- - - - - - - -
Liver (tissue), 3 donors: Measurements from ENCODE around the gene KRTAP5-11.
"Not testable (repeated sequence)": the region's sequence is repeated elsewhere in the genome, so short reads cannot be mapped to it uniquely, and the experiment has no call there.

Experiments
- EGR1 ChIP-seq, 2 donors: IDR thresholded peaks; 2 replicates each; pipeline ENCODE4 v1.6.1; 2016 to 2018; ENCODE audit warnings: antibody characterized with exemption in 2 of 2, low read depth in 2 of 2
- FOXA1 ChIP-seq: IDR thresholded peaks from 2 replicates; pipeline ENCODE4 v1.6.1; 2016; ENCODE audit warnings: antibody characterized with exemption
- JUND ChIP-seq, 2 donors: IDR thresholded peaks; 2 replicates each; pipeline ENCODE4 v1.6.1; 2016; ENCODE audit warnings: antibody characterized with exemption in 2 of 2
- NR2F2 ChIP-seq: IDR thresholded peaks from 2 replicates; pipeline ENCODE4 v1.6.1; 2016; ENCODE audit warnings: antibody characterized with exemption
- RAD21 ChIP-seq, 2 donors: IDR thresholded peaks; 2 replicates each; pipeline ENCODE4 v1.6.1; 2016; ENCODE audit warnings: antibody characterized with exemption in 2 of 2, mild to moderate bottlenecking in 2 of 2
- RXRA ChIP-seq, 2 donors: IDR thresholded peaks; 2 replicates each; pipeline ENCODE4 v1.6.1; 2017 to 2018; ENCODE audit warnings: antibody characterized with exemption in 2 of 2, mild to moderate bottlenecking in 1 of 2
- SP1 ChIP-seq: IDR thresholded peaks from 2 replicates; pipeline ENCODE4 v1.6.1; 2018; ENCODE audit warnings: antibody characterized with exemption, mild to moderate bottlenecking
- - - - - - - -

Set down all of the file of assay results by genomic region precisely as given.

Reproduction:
Liver (tissue), 3 donors: Measurements from ENCODE around the gene KRTAP5-11.
"Not testable (repeated sequence)": the region's sequence is repeated elsewhere in the genome, so short reads cannot be mapped to it uniquely, and the experiment has no call there.

Experiments
- EGR1 ChIP-seq, 2 donors: IDR thresholded peaks; 2 replicates each; pipeline ENCODE4 v1.6.1; 2016 to 2018; ENCODE audit warnings: antibody characterized with exemption in 2 of 2, low read depth in 2 of 2
- FOXA1 ChIP-seq: IDR thresholded peaks from 2 replicates; pipeline ENCODE4 v1.6.1; 2016; ENCODE audit warnings: antibody characterized with exemption
- JUND ChIP-seq, 2 donors: IDR thresholded peaks; 2 replicates each; pipeline ENCODE4 v1.6.1; 2016; ENCODE audit warnings: antibody characterized with exemption in 2 of 2
- NR2F2 ChIP-seq: IDR thresholded peaks from 2 replicates; pipeline ENCODE4 v1.6.1; 2016; ENCODE audit warnings: antibody characterized with exemption
- RAD21 ChIP-seq, 2 donors: IDR thresholded peaks; 2 replicates each; pipeline ENCODE4 v1.6.1; 2016; ENCODE audit warnings: antibody characterized with exemption in 2 of 2, mild to moderate bottlenecking in 2 of 2
- RXRA ChIP-seq, 2 donors: IDR thresholded peaks; 2 replicates each; pipeline ENCODE4 v1.6.1; 2017 to 2018; ENCODE audit warnings: antibody characterized with exemption in 2 of 2, mild to moderate bottlenecking in 1 of 2
- SP1 ChIP-seq: IDR thresholded peaks from 2 replicates; pipeline ENCODE4 v1.6.1; 2018; ENCODE audit warnings: antibody characterized with exemption, mild to moderate bottlenecking